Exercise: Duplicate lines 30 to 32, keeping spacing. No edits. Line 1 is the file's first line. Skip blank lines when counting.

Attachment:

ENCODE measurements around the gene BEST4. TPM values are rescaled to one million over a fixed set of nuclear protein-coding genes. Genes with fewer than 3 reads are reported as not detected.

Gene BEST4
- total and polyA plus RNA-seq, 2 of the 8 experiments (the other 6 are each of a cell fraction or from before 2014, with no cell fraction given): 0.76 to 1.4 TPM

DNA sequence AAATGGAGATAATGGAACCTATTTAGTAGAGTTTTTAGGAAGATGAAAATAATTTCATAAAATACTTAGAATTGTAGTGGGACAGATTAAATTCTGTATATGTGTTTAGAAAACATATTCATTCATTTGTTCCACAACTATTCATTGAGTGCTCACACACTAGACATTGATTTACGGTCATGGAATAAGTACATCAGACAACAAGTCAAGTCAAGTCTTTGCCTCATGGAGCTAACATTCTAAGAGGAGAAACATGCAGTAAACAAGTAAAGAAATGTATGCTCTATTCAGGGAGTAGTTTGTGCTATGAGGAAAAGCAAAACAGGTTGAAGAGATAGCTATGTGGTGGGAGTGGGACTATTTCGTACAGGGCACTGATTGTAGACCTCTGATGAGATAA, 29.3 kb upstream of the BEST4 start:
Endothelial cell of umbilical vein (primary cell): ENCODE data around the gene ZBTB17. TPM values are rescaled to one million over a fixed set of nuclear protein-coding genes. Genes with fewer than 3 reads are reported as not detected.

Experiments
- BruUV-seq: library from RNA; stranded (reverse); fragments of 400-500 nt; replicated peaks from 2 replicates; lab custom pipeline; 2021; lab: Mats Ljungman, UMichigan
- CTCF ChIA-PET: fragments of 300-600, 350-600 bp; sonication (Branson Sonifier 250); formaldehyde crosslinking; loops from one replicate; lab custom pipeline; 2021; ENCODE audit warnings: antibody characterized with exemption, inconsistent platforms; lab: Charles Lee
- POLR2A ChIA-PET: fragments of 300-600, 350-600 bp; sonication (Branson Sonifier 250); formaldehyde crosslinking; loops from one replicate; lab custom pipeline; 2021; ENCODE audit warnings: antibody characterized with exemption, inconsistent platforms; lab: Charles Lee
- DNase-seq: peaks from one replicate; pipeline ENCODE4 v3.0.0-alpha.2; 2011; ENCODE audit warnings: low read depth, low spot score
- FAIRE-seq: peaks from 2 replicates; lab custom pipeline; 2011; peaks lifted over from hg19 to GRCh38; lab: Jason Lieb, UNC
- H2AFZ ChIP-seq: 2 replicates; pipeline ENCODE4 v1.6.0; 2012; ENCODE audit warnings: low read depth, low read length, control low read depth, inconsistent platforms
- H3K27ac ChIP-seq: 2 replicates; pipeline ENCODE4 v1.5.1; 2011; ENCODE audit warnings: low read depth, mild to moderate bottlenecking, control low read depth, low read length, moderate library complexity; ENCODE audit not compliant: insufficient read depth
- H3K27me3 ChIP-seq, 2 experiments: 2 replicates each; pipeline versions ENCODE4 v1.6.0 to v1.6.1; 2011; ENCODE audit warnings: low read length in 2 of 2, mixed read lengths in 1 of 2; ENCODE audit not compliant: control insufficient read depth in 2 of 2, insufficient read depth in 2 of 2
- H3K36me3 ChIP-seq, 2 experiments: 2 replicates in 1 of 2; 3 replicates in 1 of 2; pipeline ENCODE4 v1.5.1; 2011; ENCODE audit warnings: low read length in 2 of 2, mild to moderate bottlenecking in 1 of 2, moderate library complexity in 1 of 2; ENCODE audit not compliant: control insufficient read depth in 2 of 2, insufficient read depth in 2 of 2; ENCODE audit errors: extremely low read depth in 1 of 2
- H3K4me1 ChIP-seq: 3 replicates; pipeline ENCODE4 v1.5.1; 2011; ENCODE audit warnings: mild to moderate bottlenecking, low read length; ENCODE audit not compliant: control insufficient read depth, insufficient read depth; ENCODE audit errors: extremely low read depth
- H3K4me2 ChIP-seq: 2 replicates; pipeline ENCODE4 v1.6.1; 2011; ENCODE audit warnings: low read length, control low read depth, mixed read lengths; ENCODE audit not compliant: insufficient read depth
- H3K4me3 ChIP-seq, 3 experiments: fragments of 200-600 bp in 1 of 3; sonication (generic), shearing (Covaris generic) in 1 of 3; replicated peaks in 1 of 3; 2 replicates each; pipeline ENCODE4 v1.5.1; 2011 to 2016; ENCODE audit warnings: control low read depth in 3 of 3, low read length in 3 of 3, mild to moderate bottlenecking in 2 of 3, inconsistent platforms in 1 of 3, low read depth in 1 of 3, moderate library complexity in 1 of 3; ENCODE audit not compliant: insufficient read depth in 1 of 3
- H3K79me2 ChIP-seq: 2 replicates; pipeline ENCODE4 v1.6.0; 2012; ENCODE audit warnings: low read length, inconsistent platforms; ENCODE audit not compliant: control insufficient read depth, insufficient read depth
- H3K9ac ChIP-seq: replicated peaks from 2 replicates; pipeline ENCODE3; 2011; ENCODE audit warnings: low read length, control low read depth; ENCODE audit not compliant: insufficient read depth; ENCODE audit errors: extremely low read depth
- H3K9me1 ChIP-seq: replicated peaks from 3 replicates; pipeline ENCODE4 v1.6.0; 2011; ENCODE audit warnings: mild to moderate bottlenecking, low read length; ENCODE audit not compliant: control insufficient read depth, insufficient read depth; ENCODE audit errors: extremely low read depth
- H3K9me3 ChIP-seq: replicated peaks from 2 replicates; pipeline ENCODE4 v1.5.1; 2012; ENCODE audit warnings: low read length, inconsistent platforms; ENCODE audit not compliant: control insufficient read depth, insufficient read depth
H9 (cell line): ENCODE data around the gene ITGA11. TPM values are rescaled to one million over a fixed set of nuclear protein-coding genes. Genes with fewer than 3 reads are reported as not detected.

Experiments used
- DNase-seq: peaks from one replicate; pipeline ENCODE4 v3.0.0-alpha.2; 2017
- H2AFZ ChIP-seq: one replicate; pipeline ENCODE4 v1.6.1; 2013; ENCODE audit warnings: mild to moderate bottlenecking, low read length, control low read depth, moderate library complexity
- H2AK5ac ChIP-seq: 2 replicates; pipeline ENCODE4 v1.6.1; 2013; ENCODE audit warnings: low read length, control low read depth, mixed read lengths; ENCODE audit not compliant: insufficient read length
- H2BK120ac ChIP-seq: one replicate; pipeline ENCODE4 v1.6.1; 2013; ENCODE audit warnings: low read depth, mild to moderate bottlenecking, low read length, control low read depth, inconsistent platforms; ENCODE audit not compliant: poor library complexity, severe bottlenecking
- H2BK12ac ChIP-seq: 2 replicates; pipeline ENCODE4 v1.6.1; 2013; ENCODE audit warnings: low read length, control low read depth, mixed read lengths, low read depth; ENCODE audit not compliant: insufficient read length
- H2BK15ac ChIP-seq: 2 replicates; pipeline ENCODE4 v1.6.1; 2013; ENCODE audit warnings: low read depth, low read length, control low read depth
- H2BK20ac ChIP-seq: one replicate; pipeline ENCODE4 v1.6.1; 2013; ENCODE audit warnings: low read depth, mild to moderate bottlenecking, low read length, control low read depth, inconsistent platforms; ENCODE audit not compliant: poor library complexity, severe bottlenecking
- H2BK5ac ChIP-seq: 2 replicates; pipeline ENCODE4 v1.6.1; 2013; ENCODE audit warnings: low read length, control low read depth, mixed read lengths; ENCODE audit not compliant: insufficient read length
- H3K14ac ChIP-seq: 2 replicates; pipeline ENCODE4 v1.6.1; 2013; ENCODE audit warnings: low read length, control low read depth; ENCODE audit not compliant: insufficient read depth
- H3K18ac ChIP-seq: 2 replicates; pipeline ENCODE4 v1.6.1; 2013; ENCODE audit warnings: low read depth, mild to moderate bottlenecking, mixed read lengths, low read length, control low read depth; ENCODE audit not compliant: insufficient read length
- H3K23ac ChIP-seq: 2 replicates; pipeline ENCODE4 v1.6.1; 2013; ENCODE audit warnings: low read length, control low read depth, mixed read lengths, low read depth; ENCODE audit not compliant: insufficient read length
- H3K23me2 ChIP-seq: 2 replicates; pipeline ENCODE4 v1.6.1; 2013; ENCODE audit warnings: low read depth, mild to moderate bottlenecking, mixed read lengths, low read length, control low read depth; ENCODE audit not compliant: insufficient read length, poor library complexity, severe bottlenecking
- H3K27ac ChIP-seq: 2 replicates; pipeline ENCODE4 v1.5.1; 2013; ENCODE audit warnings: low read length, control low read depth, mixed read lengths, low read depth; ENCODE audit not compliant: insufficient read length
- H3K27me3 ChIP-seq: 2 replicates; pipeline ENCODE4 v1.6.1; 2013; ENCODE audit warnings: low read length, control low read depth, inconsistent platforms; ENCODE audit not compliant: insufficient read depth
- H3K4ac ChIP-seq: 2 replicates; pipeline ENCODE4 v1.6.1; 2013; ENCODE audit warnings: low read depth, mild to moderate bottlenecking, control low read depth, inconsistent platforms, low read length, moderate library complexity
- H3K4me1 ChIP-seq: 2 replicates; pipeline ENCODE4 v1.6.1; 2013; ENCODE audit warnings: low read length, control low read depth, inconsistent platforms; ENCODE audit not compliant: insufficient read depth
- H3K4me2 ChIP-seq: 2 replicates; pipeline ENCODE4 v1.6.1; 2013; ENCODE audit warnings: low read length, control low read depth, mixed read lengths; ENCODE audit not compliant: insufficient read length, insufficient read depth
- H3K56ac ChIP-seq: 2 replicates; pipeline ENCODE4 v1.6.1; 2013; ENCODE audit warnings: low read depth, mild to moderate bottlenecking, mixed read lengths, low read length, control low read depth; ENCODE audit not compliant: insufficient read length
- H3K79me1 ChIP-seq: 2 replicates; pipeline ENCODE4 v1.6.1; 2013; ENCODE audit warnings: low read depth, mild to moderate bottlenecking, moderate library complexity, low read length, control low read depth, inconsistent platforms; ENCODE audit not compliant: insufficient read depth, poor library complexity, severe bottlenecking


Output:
- H2BK15ac ChIP-seq: 2 replicates; pipeline ENCODE4 v1.6.1; 2013; ENCODE audit warnings: low read depth, low read length, control low read depth
- H2BK20ac ChIP-seq: one replicate; pipeline ENCODE4 v1.6.1; 2013; ENCODE audit warnings: low read depth, mild to moderate bottlenecking, low read length, control low read depth, inconsistent platforms; ENCODE audit not compliant: poor library complexity, severe bottlenecking
- H2BK5ac ChIP-seq: 2 replicates; pipeline ENCODE4 v1.6.1; 2013; ENCODE audit warnings: low read length, control low read depth, mixed read lengths; ENCODE audit not compliant: insufficient read length